Saturday, December 6, 2014
How many people exhibited objects?
20 Artists from Clarity Arts
How many people came but did not bring objects?
Santa Cruz MAH
Claraty Arts Studio & Gallery
Posted by Pop Up Museum Facilitator Zealand Reynolds
What was it about?
We all have secrets, and most of us have spread a few. This Pop Up Museum explored secrets as a social and personal phenomena, and invited YOU to add to the exhibit by sharing your own secrets. Through several interactive exhibits Claraty Arts created a forum to to let your secrets go in a safe space.
How did it go?
On Friday we brought the Pop Up Museum on home to the MAH. It was our pleasure to collaborate with the Clarity Arts Center. Claraty Arts provides a space for individuals with intellectual or physical disabilities to create art, explore their identity, and express themselves. They have a local studio and gallery with 20 artist that create art there five days a week.
For this Pop Up Clarity dreamt up and created five, yes five, interactive exhibits! The exhibits all focused on the common theme of secrets. The fine folks at clarity like how unifying secrets are, we all have them. Whether they are big or little, serious or silly, maybe they are your own or other’s, whatever the case we are all carrying some around with us. The different stations each focused on exploring different types of secrets. My personal favorite was a station that invited the participant to chose a color paper representing who you were keeping a secret from, wether family, friends, coworkers or significant other. Once you chose the paper you wrote down the secret you were keeping from the individual and then slipped it into a paper shredder sitting atop a glass case. You were able to watch as you secret was safely set free along with so many others. The colors mingled and mixed in the box, but you were still able to discern certain trends, like who people were keeping the most secrets from. (From my observations I would say most people have secrets from their significant other.) This process was really liberating. Not only were participants able to tell their secrets, they were able to do so in a safe way. Furthermore, by seeing all of the secrets contained in that one box, it somehow took any negative power out of your secret. It was very cathartic, as were all of the other exhibits.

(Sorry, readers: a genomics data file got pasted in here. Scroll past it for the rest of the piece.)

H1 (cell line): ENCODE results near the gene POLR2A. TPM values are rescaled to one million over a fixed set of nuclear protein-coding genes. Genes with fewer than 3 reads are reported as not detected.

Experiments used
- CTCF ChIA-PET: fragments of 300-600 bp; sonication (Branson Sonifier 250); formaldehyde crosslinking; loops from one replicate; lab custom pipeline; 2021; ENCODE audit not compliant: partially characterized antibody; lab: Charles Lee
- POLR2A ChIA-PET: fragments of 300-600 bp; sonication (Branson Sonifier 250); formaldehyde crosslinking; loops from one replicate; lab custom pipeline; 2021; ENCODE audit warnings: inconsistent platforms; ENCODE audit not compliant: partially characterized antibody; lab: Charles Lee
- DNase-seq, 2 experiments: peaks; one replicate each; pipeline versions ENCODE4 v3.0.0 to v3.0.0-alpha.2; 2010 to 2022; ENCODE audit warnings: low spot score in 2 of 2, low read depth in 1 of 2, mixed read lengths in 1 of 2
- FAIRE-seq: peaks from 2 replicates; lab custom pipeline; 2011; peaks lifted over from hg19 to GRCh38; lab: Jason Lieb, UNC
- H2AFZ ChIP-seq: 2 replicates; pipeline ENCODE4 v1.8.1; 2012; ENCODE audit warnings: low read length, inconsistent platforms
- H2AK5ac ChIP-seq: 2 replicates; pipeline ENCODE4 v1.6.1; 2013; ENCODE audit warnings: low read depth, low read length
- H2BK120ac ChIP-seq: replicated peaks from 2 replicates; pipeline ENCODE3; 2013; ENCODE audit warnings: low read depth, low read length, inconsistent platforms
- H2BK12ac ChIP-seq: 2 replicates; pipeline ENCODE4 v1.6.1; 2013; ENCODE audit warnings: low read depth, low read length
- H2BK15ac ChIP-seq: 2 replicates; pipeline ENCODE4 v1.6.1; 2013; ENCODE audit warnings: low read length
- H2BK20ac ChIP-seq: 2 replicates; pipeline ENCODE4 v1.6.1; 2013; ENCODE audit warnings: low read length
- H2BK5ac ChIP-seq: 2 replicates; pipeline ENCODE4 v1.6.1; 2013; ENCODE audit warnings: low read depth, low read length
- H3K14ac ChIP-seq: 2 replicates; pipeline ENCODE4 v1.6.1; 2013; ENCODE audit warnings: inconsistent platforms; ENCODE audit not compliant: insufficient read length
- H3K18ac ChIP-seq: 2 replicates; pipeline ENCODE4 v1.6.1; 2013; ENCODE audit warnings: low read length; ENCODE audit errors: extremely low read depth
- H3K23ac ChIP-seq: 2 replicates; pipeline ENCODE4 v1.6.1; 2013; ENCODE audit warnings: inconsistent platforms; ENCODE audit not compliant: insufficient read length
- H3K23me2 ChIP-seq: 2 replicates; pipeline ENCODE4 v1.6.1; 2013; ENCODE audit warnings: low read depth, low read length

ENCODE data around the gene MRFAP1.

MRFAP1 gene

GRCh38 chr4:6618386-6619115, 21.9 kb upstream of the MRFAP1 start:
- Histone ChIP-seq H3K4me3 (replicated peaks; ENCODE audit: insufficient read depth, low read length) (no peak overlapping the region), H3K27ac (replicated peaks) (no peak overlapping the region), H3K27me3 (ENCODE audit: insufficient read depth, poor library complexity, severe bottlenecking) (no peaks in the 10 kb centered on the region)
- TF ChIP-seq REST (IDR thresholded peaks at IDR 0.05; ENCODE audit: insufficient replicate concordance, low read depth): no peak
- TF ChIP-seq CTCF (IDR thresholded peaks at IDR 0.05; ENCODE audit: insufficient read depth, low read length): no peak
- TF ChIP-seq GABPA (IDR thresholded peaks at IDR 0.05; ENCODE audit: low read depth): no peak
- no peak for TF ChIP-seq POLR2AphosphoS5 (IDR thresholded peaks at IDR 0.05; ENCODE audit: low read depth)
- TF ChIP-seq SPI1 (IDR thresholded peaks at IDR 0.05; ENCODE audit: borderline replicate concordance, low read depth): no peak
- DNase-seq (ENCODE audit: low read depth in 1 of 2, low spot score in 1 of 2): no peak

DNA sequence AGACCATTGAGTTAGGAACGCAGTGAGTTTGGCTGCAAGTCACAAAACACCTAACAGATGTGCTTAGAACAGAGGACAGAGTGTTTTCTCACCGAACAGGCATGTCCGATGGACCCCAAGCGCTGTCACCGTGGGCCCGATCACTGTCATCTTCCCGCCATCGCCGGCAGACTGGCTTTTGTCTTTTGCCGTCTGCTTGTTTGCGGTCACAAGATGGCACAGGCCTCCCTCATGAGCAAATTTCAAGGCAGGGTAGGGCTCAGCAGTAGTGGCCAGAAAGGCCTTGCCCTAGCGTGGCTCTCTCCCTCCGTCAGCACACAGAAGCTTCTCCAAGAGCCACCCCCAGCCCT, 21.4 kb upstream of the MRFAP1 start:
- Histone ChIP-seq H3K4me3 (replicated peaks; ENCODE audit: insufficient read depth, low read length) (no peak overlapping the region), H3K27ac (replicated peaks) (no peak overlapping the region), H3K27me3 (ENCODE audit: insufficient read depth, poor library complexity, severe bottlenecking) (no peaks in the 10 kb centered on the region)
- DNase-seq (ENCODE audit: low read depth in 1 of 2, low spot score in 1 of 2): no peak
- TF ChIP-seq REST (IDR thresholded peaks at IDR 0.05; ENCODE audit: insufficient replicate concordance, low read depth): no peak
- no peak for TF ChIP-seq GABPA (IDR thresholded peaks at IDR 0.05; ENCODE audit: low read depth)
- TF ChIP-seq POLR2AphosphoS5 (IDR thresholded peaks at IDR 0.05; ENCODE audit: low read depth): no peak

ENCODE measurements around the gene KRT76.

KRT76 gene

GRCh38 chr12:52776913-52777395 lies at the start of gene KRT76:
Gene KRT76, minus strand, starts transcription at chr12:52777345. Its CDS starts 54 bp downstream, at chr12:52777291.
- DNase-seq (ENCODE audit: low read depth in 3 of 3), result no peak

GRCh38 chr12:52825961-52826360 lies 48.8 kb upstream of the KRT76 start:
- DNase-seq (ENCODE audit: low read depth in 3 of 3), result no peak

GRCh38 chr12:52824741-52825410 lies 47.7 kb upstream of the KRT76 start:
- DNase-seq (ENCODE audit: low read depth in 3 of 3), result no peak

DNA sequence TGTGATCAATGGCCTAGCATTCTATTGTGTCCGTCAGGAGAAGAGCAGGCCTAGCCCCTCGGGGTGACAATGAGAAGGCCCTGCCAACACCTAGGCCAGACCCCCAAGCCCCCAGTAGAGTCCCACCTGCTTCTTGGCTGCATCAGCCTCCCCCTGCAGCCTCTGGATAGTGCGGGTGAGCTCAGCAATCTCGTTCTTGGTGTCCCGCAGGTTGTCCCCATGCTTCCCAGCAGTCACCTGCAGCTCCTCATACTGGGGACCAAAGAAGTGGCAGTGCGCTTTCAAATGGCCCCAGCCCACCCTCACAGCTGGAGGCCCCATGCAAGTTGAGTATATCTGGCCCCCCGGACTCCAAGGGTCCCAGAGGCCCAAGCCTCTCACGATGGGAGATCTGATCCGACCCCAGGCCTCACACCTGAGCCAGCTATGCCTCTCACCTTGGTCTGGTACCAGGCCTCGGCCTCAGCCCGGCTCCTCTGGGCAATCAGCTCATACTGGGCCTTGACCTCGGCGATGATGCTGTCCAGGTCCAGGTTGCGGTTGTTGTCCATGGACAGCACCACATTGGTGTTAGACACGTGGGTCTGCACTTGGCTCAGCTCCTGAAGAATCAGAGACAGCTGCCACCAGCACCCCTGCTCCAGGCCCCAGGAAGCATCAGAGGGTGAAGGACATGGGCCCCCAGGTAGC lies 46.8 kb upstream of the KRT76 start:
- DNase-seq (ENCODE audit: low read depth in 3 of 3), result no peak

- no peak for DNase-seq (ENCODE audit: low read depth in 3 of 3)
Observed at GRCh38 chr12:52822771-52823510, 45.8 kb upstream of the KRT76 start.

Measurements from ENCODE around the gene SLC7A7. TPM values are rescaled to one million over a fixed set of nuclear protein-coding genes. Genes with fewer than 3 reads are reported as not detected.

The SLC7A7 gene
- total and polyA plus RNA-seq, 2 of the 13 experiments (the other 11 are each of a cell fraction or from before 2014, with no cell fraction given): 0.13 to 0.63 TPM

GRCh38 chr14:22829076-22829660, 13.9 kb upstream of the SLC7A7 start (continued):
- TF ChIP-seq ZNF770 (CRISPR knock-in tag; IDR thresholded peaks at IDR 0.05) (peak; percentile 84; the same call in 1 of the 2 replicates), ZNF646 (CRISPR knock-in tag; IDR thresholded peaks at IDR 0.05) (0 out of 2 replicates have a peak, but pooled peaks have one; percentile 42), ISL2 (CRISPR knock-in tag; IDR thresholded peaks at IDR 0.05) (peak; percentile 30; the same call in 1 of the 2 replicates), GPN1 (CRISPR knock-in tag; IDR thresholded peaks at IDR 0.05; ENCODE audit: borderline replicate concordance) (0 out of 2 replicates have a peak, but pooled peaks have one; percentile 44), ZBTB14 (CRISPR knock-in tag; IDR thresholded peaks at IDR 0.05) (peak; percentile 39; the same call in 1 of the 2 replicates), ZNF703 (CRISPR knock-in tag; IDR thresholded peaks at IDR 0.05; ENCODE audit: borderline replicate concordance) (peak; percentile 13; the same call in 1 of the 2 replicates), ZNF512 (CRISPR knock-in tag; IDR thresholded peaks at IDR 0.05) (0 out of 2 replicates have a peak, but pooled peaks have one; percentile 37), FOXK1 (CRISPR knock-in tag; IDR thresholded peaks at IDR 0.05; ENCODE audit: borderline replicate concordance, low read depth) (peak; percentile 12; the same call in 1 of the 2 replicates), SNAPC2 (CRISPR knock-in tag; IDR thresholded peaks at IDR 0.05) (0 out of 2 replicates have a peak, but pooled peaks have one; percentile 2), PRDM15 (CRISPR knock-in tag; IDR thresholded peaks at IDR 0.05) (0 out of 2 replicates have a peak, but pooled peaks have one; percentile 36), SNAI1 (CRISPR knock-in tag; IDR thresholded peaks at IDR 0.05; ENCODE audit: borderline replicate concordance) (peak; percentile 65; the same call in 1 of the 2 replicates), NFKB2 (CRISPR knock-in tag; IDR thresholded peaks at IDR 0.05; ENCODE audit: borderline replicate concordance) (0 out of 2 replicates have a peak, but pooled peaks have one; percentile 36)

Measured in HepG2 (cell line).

One that many people really enjoyed for the therapeutic and entertainments value, was a bathroom stall constructed purposely for writing on the walls. Everyone has seen etching in stalls spilling secrets about who people love or hate, but the secrets that were scrawled on these walls spoke to hidden fantasies and wishes, dark pasts, and hopes for the future. The outside of the stall welcomed anyone to scrawl their secrets across it, but the inside was reserved for those over 18, leading to rather powerful content often about sexuality. At times during the night their was a line for the bathroom, and as I heard many people comment on how cathartic the experience was.
In addition to those two secret stations, there was a living room area that welcomed participants to type their secrets via typewriter on a slip of paper then hide them in the area as well as try an find other secrets that had been left behind. There was a classroom area set up facing a chalkboard that instructed those at the desks to write down rules they had broke on binder paper then leave them in the desk for others to read, or just read the confessions that others had left behind. The fifth station was visually stunning with strands of paper cranes extending out of a cage to the ceiling. Framing the cage were two branches for participants to hang cranes of their own on. These cranes carried people messages of things they would like to let go of on their wings.
This Pop Up was extremely rewarding. The theme was chosen for its’ inclusive nature, which was evidenced by the crowds that continually flowed through the room. Furthermore the inclusivity of the exhibit was very powerful, as it was created by a group of artist who are often exclude or treated differently due to perceived differences. Through their art they were able to break down barriers and show everyone who attended how we are all similar. The responses I heard to people secrets were all of encouragement and relief. This modern day confessional brought the community together to discussion topics that are often hidden from the public.
Check out the interactive displays on out Pop Up Pinterest.
You can find pictures of this Pop Up on our Flicker.